I went [to a doctor] looking for an antidepressant and [he] dismissed me straightaway. He was very rude, and he obviously thought I was doctor shopping […] I was really depressed and I wasn’t sleeping well and I didn’t go in there saying, ‘I want this’ or ‘I want that’. I said, ‘I need something to [help me] sleep and I need something for my anxiety’. I said ‘I’ve just come out of a relationship and I’m not doing well’, and he said – I can’t quote him verbatim, because my memory is not that good – but he said something along the lines of, ‘Sorry, I’m not that kind of doctor’, and I went out of there with nothing, not [even] a referral.

Working full-time gives Jack a sense of ‘personal pride’ and also helps him maintain his physical health.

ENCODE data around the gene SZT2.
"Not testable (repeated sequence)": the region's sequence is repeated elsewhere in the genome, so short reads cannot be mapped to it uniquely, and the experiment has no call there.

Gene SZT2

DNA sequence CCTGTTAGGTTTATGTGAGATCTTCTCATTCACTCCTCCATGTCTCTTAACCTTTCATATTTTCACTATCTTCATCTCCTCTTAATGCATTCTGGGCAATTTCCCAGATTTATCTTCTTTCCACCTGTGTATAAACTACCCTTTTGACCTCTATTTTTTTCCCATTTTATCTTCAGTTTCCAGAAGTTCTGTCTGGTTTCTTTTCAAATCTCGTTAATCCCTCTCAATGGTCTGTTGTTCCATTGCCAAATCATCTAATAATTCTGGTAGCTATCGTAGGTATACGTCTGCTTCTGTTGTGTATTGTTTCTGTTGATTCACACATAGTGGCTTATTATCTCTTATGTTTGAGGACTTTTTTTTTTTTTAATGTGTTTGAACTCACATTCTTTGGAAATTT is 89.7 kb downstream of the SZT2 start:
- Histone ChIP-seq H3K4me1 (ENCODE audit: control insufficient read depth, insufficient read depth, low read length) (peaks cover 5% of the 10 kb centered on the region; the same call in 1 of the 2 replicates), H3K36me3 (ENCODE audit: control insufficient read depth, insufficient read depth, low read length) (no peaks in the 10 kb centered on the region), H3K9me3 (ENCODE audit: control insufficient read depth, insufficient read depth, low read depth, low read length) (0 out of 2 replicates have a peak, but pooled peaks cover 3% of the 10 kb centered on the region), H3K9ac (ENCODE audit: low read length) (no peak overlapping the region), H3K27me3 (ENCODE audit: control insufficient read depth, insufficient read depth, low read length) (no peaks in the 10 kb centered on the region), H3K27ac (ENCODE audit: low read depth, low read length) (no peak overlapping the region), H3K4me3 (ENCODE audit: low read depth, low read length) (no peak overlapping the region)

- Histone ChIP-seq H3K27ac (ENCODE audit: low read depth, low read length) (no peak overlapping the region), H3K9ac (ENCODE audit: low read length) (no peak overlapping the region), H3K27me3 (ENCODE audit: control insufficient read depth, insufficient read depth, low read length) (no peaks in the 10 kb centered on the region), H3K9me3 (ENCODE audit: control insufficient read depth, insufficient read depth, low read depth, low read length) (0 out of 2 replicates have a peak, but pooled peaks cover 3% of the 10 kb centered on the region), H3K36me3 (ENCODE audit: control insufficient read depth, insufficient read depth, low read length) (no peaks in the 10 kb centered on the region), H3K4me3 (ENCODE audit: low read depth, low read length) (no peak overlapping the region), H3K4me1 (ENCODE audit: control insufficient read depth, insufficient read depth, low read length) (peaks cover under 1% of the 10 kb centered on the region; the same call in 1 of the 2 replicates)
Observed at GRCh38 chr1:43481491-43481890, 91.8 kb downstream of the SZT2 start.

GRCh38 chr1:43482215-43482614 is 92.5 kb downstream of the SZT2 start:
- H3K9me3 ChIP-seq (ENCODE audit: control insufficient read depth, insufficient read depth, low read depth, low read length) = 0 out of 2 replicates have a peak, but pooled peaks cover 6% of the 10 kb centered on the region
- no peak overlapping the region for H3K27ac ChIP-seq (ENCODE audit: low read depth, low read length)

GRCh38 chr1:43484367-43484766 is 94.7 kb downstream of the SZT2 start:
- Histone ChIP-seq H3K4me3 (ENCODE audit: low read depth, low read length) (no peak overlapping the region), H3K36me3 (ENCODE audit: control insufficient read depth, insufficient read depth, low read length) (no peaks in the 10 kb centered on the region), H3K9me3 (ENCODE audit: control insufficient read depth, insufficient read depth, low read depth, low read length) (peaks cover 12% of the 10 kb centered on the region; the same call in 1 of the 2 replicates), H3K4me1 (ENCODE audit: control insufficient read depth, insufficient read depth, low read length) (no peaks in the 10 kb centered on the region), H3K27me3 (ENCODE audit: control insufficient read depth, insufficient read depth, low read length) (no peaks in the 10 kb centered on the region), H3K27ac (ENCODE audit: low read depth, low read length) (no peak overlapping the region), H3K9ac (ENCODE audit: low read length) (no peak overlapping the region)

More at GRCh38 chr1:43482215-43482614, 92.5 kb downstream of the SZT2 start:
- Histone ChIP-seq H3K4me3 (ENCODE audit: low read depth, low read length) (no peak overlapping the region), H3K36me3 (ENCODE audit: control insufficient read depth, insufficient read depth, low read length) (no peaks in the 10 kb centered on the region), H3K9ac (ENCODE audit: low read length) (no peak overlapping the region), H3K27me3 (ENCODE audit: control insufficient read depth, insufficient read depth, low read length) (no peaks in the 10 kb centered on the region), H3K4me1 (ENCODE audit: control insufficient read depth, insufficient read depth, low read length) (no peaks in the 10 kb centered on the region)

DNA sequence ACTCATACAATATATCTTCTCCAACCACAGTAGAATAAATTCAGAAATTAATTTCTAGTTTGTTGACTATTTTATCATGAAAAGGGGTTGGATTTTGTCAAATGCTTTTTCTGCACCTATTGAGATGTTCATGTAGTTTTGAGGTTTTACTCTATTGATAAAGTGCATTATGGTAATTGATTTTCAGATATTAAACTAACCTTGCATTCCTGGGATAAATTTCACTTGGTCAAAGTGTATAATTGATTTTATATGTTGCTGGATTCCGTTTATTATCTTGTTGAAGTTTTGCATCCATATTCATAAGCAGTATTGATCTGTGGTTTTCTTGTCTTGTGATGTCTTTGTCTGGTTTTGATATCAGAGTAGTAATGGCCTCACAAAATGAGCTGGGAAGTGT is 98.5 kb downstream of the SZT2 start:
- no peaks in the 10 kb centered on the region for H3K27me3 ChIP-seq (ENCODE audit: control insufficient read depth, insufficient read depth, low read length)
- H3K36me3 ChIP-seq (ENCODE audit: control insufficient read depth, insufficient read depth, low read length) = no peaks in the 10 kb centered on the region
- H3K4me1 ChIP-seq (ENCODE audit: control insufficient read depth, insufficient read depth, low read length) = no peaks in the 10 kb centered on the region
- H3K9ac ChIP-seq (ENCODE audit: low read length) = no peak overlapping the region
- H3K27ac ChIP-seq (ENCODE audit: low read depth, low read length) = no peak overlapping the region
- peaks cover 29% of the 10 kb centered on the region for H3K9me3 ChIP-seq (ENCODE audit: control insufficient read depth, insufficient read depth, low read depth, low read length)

[To look after my health and well-being…] when I’m at work, [I] just try and focus, and get as much out of work as I can […] It helps me because I have a cause. You’re contributing to society. You’re not sitting back, living on a pissy $500 a fortnight. Breaking open cigarette butts to roll, to try and scrape enough tobacco to roll a cigarette. It just gives you meaning, and it gives you personal pride, and […] physically, it improves your health. I like interacting with the public […] There is [a lot to get out of in terms of work…] Every time I go down the street, someone will just say, if I see someone who I haven’t seen in over a year, they’ll tell me that I’m like a different person. Everything [about me is different], my eyes look different, I don’t have the dead stare, I walk with my shoulders back, I don’t slur, I’m just more on the ball all round.